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Mainstream, Vol XLVI No 30

A Question of Leadership

Wednesday 16 July 2008, by C B Muthamma

At the height of the public debate over the nuclear agreement with the US, with the voicing from many quarters of concern that India was at risk of losing its independence in foreign policy, the government’s reply was that India was a big country that could not be pressurised by outside powers. But the size of a country is not a decisive factor—the strength and stature of the leadership is. In recent years the world has seen such a “big” country as Russia ruled by two very different kinds of leaders—Yeltsin and Putin; and it recognises the difference and responds accordingly. Of recent memory is the case of Vietnam, a relatively small country, which was led through a critical period of its history by a great leader. In fact we could cite the case of our own “big” country, mired in subjugation seemingly for an indefinite future, until a great leader came along. We should not now risk handing over the country to a post-colonial variety of dominance of which there are several examples in the current world.

The fact is that even while our Prime Minister was putting out the “big country” argument, his government voted twice against Iran at the IAEA manifestly to please the US. With the US openly arguing against the Iran-Pakistan-India gas pipeline project, India dragged its feet for a long time, making a virtue out of the attendant problems, while at the same time going all out to overcome the serious problems on the nuclear deal. Whether the deal is good or bad for India has to be decided on its own merits, ensuring that India does not pay too high a price for whatever benefits it might get from the deal, such as bartering away its independent foreign policy whether overtly or covertly. But while the government was making a hue and cry over India’s energy security (as an argument in favour of the nuclear deal), it made no sense to prevaricate over an energy source practically at our doorstep, in order to fall in with the US efforts to isolate Iran, taking on America’s quarrels with Iran to the detriment of our own interests. Moreover the Iran-Pakistan-India pipeline has the advantage of building prospectively strong links with Pakistan and Iran. India has a vested interest in building such links. Recent developments in Pakistan indicate that the prospects for building friendship and solidarity with that country are better than they were even ten years ago. India also ensured that the State Bank of India did not underwrite financial and commercial deals with Iran. After persistent public objections to India’s Iran policy, there seem to be second thoughts on the IPI gas pipeline.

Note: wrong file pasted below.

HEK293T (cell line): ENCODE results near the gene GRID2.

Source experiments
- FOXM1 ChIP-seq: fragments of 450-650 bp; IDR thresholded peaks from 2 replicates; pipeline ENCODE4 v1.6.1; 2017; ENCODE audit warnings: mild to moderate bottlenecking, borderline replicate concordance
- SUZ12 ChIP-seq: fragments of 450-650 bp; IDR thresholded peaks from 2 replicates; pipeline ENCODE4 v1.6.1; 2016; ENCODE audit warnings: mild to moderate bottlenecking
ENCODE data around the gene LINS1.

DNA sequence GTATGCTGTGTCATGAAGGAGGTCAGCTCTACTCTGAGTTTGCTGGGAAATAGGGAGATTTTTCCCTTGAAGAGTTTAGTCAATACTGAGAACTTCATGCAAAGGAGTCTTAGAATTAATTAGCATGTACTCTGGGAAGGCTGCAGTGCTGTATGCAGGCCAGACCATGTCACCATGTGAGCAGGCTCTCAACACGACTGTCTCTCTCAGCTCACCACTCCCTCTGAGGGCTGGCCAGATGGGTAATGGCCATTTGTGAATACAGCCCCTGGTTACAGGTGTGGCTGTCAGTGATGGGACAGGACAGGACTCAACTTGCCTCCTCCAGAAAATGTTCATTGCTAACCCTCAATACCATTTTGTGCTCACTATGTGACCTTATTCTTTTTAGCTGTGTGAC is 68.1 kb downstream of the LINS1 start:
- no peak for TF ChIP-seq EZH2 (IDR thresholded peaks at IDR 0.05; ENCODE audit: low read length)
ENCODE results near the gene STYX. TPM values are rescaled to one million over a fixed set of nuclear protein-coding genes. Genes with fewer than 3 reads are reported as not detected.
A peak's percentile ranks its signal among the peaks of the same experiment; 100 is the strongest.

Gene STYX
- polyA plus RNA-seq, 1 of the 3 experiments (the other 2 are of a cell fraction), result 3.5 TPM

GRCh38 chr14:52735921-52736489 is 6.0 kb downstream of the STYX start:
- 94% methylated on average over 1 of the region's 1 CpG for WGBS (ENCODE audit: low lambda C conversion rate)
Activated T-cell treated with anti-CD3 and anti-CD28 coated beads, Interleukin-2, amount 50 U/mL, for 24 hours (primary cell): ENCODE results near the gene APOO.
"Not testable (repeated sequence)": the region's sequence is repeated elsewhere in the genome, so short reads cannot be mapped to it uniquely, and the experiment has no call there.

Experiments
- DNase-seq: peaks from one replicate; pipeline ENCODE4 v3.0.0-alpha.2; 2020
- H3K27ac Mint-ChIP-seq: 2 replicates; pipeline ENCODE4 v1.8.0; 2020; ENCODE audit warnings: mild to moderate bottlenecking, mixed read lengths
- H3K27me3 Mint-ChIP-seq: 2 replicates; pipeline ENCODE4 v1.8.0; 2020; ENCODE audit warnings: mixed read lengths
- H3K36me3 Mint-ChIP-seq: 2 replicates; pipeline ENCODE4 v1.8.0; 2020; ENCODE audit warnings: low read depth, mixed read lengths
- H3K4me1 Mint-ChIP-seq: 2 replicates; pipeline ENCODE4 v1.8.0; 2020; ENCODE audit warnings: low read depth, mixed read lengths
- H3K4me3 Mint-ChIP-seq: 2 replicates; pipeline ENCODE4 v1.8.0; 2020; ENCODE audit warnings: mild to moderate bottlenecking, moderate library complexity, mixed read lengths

Dr Manmohan Singh’s understanding of foreign affairs and his core beliefs in this respect have been spelt out by him. On a return flight from a G-8 meeting in Germany in June 2007, he had this to say to the Indian press: “When we did a foreign policy review, we felt, in a globalised world, Indo-US relations were the key and we needed to give them the highest importance.” After his meetings with President Bush, he said: “He puts you at ease and listens carefully. He is very nice to me and of all the US Presidents he is the friendliest towards India.” This is not the tone of the head of a sovereign government holding discussions with the head of another sovereign government on matters of mutual interest. It is the tone of a supplicant taking favours.

On China he had this to say: “As regards our international status, in major forums now, India and China are mentioned in the same breath. That is something deeply satisfying.” With such a deep diffidence and inferiority complex notwithstanding his “big country” argument, can he be trusted to stand up for the vital interests of this country against the pressures and manipulations of international politics?

The US has consistently made its objectives and intentions quite clear leaving nothing to guesswork. It has unilaterally clamped sanctions on Iran and threatened measures against countries and organisations that do not fall in line. Not so long ago a group of US Senators wrote an obnoxious and hectoring letter to Members of the Indian Parliament, threatening dire consequences if India did not comply with US demands for all the world as if India was a vassal state of America. When the Iranian President was due to visit India there were US official statements demanding that India push with Iran what was American policy. The Hyde Act itself demands Indian “congruence” with US policies. All official US delegations coming to India, including two recent ones, have harped on the same issue. The Manmohan Singh Government claims that India is not ruled by the Hyde Act. But the US is ruled by it, and can act in consonance with it to the detriment of Indian interests. It has to be borne in mind that in the past, the US has reneged on its formal agreement with India on the supply of nuclear fuel for Tarapur.